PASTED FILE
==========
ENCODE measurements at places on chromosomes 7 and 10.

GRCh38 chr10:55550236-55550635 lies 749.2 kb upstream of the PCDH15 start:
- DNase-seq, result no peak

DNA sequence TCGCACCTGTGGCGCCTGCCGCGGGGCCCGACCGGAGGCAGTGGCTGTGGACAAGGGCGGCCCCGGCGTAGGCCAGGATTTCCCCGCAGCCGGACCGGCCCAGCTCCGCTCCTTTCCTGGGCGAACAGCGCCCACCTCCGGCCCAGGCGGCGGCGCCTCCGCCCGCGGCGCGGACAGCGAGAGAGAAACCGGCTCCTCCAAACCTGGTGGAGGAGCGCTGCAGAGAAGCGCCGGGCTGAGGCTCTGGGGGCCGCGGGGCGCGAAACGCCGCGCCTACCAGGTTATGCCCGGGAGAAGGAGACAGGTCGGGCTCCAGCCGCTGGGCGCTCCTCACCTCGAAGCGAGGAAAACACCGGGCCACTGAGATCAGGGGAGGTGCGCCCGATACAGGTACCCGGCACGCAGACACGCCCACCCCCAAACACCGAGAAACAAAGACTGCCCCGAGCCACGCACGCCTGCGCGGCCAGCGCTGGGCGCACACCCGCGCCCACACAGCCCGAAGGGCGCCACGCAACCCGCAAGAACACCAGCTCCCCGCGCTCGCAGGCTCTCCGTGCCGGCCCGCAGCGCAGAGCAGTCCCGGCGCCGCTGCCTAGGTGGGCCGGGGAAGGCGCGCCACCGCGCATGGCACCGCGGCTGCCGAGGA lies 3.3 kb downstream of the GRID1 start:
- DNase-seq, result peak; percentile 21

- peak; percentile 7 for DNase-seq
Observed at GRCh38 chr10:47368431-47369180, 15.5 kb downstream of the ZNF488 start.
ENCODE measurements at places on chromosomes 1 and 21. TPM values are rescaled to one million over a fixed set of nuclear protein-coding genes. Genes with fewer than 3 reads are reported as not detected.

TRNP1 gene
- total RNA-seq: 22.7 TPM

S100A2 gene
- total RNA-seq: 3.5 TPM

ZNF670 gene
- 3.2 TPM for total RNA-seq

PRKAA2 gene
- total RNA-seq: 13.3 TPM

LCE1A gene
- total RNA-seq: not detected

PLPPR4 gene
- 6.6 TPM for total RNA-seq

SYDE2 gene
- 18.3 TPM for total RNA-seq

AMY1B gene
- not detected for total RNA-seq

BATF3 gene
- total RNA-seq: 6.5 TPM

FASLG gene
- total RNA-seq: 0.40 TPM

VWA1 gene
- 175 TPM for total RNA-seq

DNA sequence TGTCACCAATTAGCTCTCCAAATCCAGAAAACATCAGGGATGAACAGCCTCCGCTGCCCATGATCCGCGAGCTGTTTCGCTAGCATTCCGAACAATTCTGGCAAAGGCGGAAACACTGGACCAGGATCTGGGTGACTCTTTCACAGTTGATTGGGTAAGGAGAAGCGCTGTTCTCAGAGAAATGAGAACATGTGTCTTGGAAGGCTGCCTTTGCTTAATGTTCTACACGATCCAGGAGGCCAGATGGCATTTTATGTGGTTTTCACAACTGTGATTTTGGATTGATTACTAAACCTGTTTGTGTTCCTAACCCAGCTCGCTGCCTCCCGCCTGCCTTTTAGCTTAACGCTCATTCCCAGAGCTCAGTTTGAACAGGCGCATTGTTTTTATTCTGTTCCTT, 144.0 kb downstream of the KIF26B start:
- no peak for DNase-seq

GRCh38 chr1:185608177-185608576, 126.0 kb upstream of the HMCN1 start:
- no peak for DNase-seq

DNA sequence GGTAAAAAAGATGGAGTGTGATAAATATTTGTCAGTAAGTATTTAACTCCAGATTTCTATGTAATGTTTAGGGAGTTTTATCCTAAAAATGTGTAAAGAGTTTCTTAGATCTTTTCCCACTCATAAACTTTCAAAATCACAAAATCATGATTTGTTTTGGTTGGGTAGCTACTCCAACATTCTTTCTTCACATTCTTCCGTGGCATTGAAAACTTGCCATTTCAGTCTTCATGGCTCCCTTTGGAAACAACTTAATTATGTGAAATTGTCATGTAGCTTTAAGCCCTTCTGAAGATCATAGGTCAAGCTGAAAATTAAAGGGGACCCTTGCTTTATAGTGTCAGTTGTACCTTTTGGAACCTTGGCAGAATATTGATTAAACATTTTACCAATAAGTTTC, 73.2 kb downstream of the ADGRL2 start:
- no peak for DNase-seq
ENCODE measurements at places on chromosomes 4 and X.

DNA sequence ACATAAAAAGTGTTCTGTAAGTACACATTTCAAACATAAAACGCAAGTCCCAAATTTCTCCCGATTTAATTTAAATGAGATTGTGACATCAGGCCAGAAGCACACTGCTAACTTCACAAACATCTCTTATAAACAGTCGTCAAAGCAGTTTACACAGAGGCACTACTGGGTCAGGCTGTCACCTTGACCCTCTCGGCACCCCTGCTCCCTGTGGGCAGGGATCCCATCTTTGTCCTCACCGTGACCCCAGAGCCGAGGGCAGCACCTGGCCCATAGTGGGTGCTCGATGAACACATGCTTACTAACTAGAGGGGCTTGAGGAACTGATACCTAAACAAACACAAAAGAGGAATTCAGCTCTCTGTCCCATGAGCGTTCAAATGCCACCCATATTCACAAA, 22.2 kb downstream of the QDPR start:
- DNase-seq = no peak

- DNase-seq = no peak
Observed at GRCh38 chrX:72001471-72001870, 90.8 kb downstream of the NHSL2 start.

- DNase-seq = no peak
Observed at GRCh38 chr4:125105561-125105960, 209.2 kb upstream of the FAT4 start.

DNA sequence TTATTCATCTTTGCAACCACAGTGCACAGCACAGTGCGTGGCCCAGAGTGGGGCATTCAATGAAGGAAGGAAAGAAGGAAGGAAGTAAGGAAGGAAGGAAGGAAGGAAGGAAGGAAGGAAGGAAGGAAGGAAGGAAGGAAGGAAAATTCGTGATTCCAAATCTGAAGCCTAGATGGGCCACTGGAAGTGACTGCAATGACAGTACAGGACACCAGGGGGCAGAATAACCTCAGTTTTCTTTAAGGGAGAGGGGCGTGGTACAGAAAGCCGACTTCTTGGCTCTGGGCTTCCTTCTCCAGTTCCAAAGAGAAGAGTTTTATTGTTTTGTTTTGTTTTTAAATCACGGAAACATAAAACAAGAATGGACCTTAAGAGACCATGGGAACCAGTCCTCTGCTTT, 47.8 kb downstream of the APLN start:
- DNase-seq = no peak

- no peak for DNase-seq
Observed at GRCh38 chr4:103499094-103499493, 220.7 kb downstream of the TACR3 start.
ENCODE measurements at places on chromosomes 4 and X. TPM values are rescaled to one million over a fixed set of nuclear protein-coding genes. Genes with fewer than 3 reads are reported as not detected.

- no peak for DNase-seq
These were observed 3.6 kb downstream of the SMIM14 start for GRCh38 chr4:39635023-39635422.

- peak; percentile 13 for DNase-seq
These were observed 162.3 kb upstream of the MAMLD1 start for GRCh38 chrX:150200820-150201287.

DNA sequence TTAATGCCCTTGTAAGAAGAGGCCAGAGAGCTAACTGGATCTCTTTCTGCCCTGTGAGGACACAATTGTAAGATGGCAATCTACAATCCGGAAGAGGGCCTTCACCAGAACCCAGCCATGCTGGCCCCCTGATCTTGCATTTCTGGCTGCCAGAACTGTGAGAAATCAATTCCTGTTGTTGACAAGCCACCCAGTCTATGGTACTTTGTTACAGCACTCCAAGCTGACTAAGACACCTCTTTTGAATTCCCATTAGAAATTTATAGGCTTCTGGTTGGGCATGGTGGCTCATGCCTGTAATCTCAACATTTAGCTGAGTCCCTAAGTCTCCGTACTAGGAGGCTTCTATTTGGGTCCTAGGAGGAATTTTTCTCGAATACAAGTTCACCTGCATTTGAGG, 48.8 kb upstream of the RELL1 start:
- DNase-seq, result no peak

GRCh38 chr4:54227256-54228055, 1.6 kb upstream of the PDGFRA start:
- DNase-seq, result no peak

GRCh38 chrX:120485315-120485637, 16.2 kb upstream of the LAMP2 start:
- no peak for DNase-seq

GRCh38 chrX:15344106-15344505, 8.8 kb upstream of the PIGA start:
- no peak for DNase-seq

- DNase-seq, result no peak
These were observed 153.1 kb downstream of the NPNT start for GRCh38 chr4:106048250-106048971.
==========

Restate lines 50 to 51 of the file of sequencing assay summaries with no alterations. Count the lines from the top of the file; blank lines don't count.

These were observed 3.6 kb downstream of the SMIM14 start for GRCh38 chr4:39635023-39635422.

- peak; percentile 13 for DNase-seq